What the GOP could learn from Ireland on gay marriage


Original post from The Washington Post

‘…………..By Jonathan Capehart

People celebrate in Dublin on Saturday as the final vote of the referendum on same-sex marriage is announced. (Aidan Crawley/European Pressphoto Agency)
People celebrate in Dublin on Saturday as the final vote of the referendum on same-sex marriage is announced. (Aidan Crawley/European Pressphoto Agency)

Here’s something you will never hear any of the crop of Republican presidential candidates say on same-sex marriage: “With today’s vote, we have disclosed who we are: a generous, compassionate, bold and joyful people.” Those soothing words came from Irish Prime Minister Enda Kenny after 62.1 percent of his nation voted in favor of marriage equality on Saturday.

It was a stunning development in one of Europe’s most conservative countries. A nation where the Catholic Church once held great sway. Emphasis on “once.” The resounding victory of same-sex marriage proponents is as clear a sign of independence from the church as you’ll ever see.

Now, the civil rights of a minority should never be put up for popular vote. Tyranny of the majority and all that. Also, sometimes the populace needs a force greater than its collective will to make it do the right thing. But in the case of the Emerald Isle, the people did right all on their own. A marvelous thing.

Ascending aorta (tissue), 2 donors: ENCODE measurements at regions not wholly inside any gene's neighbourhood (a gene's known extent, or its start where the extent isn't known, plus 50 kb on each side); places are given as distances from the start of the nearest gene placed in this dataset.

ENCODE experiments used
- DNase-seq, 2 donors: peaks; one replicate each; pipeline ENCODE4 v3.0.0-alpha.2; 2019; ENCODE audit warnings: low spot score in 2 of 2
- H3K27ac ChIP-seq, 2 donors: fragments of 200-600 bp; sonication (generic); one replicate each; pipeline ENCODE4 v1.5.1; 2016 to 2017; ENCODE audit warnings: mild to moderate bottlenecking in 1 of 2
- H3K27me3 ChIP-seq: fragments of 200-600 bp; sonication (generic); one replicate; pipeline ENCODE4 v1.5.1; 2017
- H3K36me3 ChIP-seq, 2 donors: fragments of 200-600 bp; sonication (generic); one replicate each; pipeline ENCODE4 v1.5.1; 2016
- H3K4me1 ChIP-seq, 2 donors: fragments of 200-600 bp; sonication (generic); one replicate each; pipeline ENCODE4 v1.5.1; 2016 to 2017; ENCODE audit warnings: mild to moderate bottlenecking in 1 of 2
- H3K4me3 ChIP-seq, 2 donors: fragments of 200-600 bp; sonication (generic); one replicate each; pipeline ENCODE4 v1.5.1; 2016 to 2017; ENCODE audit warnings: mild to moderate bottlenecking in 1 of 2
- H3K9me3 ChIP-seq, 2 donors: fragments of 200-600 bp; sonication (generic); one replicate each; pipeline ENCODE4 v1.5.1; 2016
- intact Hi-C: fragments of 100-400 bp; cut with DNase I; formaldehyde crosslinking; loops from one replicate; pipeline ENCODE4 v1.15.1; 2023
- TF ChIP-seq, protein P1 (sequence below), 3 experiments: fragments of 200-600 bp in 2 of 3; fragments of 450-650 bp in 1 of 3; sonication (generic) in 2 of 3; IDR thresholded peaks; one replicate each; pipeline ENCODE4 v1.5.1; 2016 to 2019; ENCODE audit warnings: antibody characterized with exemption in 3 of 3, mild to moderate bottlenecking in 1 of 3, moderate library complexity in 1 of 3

Pity the GOP field is incapable of seeing same-sex marriage with Irish eyes. Rather than express the humanity advised in the GOP autopsy after the 2012 presidential loss or heeding the voice of young Republicans, the candidatescontort themselves on the question of whether they would even attend a gay wedding. Come on, people!

Maybe they are all hoping the Supreme Court will take them off the hook and rule that there is a constitutional right to marriage for same-sex couples. “The court has spoken,” “rule of law,” blah, blah, blah. A lame tactic, but I’ll take it. This isn’t Ireland. And this certainly isn’t Britain, where conservative Prime Minister David Cameron was a vocal champion of marriage equality and won reelection with overwhelming support. This is America, where once again, the courts will push the nation to live up to its ideal of equal protection under the law. The Supreme Court did it for African Americans in the 20th century and so it must for lesbian, gay, bisexual and transgender (LGBT) Americans in the 21st.

Follow Jonathan on Twitter: @Capehartj

Jonathan Capehart is a member of the Post editorial board and writes about politics and social issues for the PostPartisan blog.  ………………..’

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